Back nineitis is a debilitating affliction that’s been the ruin of many a good round. We’ve all experienced it – You’re cruising along nicely, playing solid golf then suddenly your game goes into freefall. I’m sure you’ve heard people describe their round by saying, “I went out in level par but came home in an ambulance.”

From a mental perspective back nineitis is totally understandable. The sudden realisation a good score is possible causes a mad mental rush towards the brain’s panic button. Heart-rate increases, nerves go on edge and self-belief dwindles. Your golf becomes defensive and shots start to drop like leaves on a blustery November day.

Slightly less common is the golfing aliment I’m currently suffering from: front nineitis. I just can’t get off to a sensible start. In every Alliance competition I’ve entered this year, I’ve played the closing nine dramatically better than the opening half. It’s not that I’ve had a blinder on the run for home. It’s just that I’ve been utterly awful on the way out.

In the car en-route to this week’s meeting at Edzell, I talked about the problem with my regular playing partner Scott. He’s witnessed the condition first hand and, like me, can’t quite fathom what’s going on, “It’s like you flick a switch as you reach the turn,” he said.

He’s exactly right. I’ll make a few early bogeys (maybe a double or two) and, before I know it, I’ll be six or seven over par. Then the lights go on and I’ll say to myself, “What am I doing? I’m better than this. If this carries on I’m going to post a seriously embarrassing number.” After this inner monologue, I begin to play sensibly and cover the remaining holes in a reasonable score. It’s too late though, because the damage has already been done.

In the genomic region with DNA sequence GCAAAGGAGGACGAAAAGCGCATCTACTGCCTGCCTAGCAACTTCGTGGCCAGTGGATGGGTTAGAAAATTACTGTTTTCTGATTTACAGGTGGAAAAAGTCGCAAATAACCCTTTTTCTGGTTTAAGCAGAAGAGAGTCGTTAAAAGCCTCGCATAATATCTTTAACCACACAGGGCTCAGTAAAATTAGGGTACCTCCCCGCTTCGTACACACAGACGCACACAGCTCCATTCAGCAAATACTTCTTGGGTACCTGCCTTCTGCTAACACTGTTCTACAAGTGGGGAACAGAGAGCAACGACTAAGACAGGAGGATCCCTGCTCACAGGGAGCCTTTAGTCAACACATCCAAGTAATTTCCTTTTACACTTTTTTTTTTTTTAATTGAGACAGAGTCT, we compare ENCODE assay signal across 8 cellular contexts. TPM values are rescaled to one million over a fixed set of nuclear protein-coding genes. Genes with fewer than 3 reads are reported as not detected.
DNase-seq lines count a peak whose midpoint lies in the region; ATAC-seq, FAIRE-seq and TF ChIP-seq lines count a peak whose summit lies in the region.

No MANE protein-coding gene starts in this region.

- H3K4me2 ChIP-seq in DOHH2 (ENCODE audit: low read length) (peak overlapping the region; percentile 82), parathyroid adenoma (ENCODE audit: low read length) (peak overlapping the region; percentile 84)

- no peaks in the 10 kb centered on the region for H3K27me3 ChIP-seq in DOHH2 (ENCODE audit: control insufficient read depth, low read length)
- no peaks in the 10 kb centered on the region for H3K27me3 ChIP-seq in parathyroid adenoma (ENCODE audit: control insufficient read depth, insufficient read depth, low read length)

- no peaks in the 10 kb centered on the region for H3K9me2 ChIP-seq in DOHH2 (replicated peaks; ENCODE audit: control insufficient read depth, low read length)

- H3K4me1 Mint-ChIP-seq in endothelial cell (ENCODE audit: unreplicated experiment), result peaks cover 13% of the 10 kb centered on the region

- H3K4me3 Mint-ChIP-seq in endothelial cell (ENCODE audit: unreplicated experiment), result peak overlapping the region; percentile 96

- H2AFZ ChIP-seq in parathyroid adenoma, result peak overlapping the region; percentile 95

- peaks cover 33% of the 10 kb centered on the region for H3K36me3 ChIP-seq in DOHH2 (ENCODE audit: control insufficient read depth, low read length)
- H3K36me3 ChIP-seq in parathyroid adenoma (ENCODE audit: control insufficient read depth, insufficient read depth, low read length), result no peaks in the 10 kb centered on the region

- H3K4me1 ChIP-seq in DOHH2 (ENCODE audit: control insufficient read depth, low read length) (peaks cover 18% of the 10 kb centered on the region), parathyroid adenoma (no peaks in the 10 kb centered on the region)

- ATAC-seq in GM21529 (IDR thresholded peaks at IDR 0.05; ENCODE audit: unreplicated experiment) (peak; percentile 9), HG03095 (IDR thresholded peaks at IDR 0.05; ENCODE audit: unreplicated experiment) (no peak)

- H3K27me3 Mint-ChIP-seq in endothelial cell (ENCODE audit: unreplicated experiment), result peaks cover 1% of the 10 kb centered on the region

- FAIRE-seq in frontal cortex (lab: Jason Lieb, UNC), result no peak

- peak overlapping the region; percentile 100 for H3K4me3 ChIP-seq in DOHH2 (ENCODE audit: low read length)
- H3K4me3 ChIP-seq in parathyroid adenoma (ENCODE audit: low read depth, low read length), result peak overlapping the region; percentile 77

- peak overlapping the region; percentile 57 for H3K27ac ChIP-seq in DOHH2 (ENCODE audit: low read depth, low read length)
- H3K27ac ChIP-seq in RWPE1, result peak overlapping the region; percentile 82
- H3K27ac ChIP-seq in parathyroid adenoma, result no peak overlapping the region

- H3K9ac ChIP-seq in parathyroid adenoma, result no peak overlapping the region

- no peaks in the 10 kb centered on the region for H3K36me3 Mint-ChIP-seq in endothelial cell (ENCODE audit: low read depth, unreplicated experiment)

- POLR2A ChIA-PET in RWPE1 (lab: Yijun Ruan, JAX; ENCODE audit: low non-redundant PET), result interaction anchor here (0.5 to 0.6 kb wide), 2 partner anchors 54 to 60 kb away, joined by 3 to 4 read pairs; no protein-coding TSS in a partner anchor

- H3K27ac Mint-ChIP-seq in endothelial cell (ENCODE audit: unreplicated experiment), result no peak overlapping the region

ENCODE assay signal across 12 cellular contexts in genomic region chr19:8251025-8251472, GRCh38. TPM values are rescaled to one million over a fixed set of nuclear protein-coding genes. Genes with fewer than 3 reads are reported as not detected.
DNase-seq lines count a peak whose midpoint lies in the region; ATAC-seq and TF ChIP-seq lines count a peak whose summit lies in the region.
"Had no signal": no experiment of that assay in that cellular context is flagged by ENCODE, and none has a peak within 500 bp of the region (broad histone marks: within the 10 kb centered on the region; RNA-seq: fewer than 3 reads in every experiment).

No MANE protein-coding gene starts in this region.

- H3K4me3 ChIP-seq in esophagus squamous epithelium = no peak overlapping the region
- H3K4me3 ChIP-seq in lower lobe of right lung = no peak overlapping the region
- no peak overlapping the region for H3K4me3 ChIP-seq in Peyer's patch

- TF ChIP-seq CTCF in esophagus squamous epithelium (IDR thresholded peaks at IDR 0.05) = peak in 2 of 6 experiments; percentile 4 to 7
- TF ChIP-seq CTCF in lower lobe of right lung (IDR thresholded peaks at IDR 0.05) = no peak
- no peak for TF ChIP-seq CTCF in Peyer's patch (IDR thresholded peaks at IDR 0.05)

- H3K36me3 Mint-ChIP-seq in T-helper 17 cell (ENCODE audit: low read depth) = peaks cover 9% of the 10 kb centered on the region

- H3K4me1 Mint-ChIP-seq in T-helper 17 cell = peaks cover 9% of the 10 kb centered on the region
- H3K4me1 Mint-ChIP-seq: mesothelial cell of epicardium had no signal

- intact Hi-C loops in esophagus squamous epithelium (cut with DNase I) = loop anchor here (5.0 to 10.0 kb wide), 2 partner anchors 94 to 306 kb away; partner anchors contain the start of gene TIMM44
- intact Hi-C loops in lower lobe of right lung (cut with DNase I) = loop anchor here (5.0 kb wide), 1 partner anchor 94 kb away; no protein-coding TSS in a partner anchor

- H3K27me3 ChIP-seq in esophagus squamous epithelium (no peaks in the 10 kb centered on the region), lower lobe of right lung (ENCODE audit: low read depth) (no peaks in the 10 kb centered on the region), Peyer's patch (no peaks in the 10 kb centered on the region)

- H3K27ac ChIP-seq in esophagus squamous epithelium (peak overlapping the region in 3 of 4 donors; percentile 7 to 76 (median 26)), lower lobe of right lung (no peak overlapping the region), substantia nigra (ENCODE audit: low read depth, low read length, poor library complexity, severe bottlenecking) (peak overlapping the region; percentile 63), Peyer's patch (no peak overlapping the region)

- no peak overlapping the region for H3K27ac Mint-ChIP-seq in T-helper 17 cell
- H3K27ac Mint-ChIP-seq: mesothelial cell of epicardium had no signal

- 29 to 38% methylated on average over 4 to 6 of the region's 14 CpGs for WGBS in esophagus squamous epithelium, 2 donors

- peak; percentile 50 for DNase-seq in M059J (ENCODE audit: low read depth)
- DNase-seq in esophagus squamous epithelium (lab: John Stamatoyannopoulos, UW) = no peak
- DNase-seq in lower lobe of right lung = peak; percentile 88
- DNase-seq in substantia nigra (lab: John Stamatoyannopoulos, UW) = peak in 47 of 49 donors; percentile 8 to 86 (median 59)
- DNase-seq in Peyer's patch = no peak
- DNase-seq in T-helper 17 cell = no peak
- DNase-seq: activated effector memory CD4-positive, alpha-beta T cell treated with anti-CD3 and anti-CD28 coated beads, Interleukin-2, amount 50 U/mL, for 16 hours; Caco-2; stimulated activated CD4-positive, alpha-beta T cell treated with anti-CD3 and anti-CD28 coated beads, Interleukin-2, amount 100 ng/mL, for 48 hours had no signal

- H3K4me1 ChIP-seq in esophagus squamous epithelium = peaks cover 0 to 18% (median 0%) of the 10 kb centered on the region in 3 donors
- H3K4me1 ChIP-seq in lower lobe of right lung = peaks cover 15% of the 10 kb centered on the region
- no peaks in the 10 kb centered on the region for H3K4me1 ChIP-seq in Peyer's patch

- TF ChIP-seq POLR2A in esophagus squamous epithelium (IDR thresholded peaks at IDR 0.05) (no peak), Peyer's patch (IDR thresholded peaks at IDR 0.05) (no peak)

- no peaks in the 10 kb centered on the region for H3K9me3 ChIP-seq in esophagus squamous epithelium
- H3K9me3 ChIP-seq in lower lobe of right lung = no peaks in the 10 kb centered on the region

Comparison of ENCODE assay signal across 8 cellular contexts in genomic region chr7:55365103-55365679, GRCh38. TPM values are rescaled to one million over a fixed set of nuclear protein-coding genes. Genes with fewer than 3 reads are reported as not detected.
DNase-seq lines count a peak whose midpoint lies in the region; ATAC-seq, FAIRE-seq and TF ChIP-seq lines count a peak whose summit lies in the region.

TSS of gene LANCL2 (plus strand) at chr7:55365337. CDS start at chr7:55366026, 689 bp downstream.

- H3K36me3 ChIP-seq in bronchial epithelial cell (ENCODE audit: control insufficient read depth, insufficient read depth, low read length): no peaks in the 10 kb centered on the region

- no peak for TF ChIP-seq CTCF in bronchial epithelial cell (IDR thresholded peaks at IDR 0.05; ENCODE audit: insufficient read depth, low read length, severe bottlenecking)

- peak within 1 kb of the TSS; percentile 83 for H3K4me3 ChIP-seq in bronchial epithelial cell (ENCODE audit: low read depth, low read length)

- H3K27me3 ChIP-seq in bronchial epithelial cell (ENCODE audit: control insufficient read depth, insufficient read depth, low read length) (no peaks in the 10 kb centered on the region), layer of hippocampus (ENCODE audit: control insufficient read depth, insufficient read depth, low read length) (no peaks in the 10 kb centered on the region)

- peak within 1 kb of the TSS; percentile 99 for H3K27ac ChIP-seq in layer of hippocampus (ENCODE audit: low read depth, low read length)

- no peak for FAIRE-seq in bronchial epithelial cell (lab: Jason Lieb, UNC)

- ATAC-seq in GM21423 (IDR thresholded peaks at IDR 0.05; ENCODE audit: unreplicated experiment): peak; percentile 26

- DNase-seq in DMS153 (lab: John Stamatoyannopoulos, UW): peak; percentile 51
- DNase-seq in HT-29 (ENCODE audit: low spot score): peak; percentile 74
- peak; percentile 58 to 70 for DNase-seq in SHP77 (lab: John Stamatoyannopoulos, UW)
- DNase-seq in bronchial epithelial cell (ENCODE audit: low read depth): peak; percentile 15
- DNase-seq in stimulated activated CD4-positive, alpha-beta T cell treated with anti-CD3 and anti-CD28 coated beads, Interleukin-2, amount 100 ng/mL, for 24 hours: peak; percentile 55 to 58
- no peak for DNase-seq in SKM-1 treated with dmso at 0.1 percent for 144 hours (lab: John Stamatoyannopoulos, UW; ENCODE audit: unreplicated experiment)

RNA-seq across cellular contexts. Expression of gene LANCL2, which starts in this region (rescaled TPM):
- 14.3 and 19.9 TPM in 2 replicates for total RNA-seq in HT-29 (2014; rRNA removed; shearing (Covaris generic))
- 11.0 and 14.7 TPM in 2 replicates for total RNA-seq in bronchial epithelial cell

I was extremely determined not to play myself out of contention on the first few holes at Edzell. But, by putting pressure on myself not to screw up, I inevitably did.

The first at Edzell is a very straightforward hole where par should be a given. I played my approach to the front of the green and had mentally marked myself down for a four. My memories of the next couple of minutes are hazy. All I can recall is that, on the walk to the next tee, my playing partner asked what I’d taken and I replied, “six?”

Still feeling shell-shocked I then hit a horrible slice off the next tee and racked up another double bogey. I was four-over through two. Front nineitis had me in its clutches once again. I leaked four more shots over the next seven and was out in a risible 44.

My playing partners (who weren’t aware I’m suffering from front nineitis) must have thought I was destined to battle Joe 90 all the way in. But I knew things would be fine as we turned for home. Although the wind whipped up and the back nine at Edzell is generally considered to be tougher than the front, I knuckled down and came home in one-under-par to be round in 78. Ridiculous.

Scott made a good suggestion on the way home. He reckons I should find a course close to Newmachar (venue for next week’s meeting) and go out to play nine holes there before teeing it up in the competition. Just to get the rubbish out of my system.

It might work. More likely I’ll just be tired by the time I reach the 10th tee and will come down with an acute case of back nineitis. Damn this game.